Skip to content

Javascript Disabled. To take full advantage of the new McNeese Website, please enable javascript or change browser options

News

After Strong Showing at U.S. Open, Former Cowboy Donates $35,000 to McNeese Hurricane Relief Fund

September 23, 2020 | McNeese Public Relations
Robert MacIntyre photo

Bob MacIntyre, a former Cowboy golfer at McNeese State University who has since rocketed to the top of the world of professional golfing, has donated $35,000 to the university’s Hurricane Laura Relief Fund after a strong showing at the U.S. Open.

MacIntyre attended McNeese on a men’s golf scholarship from 2014-15, winning both the Louisiana Freshman and Southland Conference Freshman of the Year awards in golf and helping the team secure a second-place win at the 2015 SLC Golf championships. Originally from Oban, Scotland, he says attending McNeese was a life-changing experience.

“I loved my time at McNeese. It was the first time I had lived away from home and it helped teach me to fend for myself. I made so many friends that will last a lifetime,” he says.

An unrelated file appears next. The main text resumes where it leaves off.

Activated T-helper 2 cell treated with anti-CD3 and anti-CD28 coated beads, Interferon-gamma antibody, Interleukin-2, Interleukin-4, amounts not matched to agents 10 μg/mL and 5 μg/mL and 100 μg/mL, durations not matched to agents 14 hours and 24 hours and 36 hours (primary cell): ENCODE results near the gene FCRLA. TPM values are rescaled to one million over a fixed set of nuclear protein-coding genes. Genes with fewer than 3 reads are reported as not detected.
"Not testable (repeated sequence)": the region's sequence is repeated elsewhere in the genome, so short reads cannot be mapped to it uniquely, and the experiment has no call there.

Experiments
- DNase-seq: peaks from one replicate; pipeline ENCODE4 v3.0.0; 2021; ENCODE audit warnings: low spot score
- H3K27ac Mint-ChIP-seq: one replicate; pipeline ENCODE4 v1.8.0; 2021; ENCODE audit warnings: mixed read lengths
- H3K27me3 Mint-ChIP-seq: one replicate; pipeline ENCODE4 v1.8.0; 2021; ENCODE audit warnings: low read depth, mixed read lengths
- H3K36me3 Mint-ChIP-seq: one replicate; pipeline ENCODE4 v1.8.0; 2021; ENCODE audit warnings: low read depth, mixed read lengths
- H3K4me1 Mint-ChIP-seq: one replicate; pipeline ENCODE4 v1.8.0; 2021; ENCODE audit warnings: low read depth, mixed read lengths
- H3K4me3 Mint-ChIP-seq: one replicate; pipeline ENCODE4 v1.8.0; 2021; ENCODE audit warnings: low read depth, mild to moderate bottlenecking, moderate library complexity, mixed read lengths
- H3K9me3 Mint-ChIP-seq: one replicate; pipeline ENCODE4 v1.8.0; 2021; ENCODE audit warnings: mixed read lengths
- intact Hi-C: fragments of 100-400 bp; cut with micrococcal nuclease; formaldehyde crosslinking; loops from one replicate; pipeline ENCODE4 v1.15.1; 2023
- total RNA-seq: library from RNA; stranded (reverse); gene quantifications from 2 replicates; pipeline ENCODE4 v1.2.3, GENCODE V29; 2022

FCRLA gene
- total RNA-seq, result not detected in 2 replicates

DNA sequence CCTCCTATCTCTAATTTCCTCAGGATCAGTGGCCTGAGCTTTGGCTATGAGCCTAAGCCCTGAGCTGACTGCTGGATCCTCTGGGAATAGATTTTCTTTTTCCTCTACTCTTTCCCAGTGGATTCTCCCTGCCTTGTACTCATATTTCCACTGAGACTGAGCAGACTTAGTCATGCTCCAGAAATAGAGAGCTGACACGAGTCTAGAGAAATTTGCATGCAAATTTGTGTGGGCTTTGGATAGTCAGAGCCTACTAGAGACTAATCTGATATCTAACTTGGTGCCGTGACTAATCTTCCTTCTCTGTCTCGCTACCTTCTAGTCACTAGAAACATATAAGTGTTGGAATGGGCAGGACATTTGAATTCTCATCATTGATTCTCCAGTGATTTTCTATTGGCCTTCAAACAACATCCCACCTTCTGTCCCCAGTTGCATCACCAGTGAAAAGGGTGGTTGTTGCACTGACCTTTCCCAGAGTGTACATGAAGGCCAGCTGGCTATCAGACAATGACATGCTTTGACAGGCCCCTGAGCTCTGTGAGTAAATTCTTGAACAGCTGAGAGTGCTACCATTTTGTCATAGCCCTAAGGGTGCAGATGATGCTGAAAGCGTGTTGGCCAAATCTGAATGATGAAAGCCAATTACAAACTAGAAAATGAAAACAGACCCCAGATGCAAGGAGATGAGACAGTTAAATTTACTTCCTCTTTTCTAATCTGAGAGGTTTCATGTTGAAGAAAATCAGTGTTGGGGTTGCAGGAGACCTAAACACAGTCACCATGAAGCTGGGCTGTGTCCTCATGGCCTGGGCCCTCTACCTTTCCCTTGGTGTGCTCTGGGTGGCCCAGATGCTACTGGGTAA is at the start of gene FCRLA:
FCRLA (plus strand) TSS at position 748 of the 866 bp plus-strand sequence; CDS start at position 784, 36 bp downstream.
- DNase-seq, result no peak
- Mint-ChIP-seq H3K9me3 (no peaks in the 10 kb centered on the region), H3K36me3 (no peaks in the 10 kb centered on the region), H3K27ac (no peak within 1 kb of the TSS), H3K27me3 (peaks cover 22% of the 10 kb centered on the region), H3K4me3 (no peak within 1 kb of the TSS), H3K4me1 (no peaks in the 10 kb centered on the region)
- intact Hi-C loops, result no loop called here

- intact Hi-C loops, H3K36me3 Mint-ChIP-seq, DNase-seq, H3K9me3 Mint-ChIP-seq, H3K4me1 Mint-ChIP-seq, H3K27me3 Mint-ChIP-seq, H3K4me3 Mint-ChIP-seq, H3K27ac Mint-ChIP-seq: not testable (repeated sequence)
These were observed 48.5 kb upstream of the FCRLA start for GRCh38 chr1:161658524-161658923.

Currently the leading Scotsman in the Official World Golf Ranking, MacIntyre says that he is still in contact with friends from McNeese and heard firsthand about the destruction Hurricane Laura brought to Southwest Louisiana and the campus he once called home. Heading into his first-ever U.S. Open at the Winged Foot West Course in Mamaroneck, New York, MacIntyre says that he saw an opportunity to give back, both financially and by raising awareness.

“I realized that I had to do something to help if I could, so I approached the people who support me professionally and we all came up with a plan to do something impactful.”

MacIntyre pledged that he, with the support of his sponsors Orion Group, Aberdeen Standard Investments and Arnold Clark, would donate $3,500 for every birdie or better he made at the open to McNeese’s Hurricane Laura Relief Fund. After making the Open’s weekend cut, MacIntyre went on to raise $35,000 for the fund and tie for 56th place at the Open. 

“It was my first U.S. Open, so it was still very much a learning exercise,” he says. “It was a bit strange given the rules we are all working under at the moment, but I know one thing that was clear: it was difficult! Still, I made the cut and had some success, and I’m looking forward to the future.”

What’s next, personally and professionally, for this former Cowboy?

“Like everybody else, the future is a little difficult to predict,” he says. “But all I can do is keep my head down and keep playing. It is likely now that I will play on the European Tour over the winter and then, possibly and hopefully, be back in the U.S. next year.”